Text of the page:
Well morning all!
Here I am AGAIN! Two days in a row! I am actually loving this now - those of you who have been with me from the beginning may remember that I said once (or twice) that I am not good at keeping up with things. Well I am a new woman! So many ideas and I am delighted with the responses that I have been getting.
There are a lot of blogs floating around of varying quality and style and whenI started this one I made a decision to not post so many projects...there are a fair few of those already. No, my decision was to post techniques so that crafters could learn and add to their already considerable know how. That way, people can take what I have to give and use it anywhere at all.
Flowers are the thing of the moment and today I thought that I would show you how to make a classic English Daisy from paper. Here is the sort of thing that I mean......
Readers in the UK will be very familiar with these sweet little lawn dwellers and they make a cottage a cottage. Readers elsewhere though may not be so familiar with them. Their botanical name is Bellis Perennis and they are really good fillers for cards and scrapbooking and all sorts of other paper projects.
I am not going to go into detail about the leaves, they are just cut from green paper and inked with Ranger Distress in in Mowed Lawn. Look out for a 2013 post about colouring leaves to go with the ribbon roses and you will see what I mean. Choose a longer, lobular leaf to make the flowers look realistic.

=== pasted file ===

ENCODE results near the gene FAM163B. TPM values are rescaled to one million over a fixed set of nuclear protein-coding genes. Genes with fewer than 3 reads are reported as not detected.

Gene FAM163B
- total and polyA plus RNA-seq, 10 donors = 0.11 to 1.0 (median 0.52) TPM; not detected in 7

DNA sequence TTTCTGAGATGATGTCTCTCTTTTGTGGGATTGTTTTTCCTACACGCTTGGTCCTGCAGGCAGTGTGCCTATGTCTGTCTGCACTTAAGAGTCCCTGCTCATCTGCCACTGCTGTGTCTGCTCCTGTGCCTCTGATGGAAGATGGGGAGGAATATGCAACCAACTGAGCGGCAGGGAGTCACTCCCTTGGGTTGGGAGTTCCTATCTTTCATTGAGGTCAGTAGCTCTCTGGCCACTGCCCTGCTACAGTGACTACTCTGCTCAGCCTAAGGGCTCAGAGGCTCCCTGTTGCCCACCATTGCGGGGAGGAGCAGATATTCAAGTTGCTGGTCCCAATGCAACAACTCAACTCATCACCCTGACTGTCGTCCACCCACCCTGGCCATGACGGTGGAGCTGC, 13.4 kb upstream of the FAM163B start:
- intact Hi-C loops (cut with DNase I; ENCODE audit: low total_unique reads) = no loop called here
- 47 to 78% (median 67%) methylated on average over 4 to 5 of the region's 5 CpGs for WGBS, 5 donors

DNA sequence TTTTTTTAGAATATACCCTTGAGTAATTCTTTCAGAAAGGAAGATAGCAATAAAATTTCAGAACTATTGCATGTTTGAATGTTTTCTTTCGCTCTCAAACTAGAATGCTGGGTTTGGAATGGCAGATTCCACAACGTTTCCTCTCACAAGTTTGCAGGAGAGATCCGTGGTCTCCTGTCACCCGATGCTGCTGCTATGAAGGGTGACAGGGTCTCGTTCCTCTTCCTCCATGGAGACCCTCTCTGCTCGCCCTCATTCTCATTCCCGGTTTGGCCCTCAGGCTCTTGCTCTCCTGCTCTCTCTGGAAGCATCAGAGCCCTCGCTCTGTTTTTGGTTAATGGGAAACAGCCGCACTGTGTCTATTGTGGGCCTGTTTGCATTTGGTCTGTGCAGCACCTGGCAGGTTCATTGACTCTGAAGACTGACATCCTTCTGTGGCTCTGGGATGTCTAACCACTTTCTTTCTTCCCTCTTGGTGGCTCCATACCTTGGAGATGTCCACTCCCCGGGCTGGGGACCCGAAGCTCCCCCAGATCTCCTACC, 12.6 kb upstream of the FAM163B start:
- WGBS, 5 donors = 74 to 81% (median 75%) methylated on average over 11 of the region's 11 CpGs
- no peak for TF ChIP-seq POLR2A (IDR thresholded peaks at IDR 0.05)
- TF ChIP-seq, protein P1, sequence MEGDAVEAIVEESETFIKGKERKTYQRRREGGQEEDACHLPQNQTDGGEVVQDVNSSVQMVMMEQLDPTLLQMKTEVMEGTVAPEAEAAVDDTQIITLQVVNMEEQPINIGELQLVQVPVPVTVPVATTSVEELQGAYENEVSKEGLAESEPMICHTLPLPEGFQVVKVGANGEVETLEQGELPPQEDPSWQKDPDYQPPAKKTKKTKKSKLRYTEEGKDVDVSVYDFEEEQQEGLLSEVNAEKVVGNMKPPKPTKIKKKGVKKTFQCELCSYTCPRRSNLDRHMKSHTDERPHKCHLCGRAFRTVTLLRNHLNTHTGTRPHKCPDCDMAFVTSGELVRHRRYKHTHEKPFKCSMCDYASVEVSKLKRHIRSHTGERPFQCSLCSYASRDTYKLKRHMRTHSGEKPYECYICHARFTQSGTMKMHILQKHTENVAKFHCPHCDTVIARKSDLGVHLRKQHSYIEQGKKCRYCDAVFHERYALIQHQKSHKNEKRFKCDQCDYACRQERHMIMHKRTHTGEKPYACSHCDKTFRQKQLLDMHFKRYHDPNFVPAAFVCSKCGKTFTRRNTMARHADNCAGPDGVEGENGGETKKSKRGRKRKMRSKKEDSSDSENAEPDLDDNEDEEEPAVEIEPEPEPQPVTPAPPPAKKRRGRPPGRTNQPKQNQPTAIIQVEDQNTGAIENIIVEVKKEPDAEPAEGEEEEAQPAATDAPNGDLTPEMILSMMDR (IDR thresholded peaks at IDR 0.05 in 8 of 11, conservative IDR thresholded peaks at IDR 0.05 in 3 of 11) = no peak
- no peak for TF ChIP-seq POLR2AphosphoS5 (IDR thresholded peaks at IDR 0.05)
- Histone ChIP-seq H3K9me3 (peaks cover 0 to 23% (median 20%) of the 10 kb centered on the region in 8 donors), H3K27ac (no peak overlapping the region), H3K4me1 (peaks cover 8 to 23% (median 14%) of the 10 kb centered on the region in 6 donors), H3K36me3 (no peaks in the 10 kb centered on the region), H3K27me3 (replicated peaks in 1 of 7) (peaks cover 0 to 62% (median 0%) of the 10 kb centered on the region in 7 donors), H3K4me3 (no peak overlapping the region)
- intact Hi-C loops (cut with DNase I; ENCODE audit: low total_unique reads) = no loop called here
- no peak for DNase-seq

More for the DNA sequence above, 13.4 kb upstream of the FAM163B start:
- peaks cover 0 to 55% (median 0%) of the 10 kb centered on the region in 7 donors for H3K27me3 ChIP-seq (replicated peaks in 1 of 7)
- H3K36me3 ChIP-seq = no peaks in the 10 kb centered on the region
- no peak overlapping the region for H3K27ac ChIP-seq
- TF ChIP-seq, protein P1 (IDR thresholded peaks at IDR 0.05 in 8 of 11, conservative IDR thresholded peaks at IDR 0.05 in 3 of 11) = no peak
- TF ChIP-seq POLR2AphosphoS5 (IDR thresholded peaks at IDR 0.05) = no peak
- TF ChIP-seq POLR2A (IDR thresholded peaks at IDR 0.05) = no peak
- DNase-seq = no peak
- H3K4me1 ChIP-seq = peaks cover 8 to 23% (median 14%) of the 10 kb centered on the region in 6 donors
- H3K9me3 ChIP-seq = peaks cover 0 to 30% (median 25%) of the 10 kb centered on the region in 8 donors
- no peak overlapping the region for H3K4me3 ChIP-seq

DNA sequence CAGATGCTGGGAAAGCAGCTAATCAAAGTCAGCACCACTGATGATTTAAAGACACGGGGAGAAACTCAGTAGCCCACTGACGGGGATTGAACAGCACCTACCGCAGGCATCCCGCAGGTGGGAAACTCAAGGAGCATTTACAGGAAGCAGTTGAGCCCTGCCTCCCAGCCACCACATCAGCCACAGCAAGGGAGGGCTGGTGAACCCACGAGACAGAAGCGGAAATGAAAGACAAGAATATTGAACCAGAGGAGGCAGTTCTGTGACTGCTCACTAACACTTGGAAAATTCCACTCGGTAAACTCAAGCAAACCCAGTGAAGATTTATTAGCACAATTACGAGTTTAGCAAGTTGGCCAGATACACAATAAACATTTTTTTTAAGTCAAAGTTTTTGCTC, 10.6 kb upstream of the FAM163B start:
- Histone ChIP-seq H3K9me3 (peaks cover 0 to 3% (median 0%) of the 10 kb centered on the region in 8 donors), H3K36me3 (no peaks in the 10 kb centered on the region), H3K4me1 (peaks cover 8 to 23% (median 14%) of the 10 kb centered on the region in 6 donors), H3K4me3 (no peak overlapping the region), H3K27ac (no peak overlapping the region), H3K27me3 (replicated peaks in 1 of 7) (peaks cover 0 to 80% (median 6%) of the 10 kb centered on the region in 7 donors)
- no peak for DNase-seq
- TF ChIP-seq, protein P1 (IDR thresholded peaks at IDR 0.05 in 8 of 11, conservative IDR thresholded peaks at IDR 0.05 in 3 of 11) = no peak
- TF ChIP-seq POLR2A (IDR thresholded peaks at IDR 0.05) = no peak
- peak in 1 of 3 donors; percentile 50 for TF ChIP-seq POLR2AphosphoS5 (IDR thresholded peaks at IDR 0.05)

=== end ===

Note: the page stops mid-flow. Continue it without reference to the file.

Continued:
Before we begin, you will see a mystery ingredient in the needs list. It is a very fine flocking powder as used by nail artists. I got it easily and cheaply on eBay after experimenting a lot looking for the perfect and most realistic flower centre for daisies! Who knew!
Right. Firstly you will need a 'daisy kit'.
This consists of the things that you see in the photo; Ranger Distress ink in Victorian Velvet, an ink applicator tool, a daisy punch in at least one size and some bright yellow flocking powder. Any white paper of half decent quality will make the flowers themselves. A hot glue gun and the ubiquitous ball tool completes the needs list. Begin by cutting out daisies. As a rule (and you know how I feel about layering) you will need three layers of petals per flower.
Now ink up the applicator tool and softly ink the edges of the petals only.
Even better is a detailed close up...
I think that you can see the idea from this. Now take the hot glue gun and glue three layers together. And alternate the petals as you do so that they look fuller.
In the last two posts, I recommended a ball tool (a bit like an overgrown stylus) and it is used again here for shaping the daisies.
What we have to do now is to make the centres. Open the flock jar in preparation. you do have to work quite quickly once the glue goes on. Basically, what you are trying to achieve is a dab of hot glue and then dip it straight into the flocking powder while it is still wet. The powder will quite magically round off the glue and the centre looks really realistic!
Bend the daisy back over the ball tool like this...
This ensures that you can dip with precision! Now place a small dob of hot glue right into the centre and then go straight into the flocking powder which obligingly comes in a wide mouthed container.
When the daisy centre is dry, ruffle the petals up to give them dimension.
I have another side shot to show you more. See how good those centres look!
Regular readers will know that I don't go in much for flat flowers. I like the dimensional, 'meatier' kind. You can curl the petals around a needle if you want curl or else just use them as they are there. Let's have a look at the finished article again.
This is from a mixed media canvas and the daisies really made the project. Make heaps and store them for projects, they are like money in the bank and they are also one of the flowers that we can put onto a man's project. They are not aggressively feminine and made in a few sizes, they are super useful.
Well thanks for stopping by and have fun making daisies! See you next time....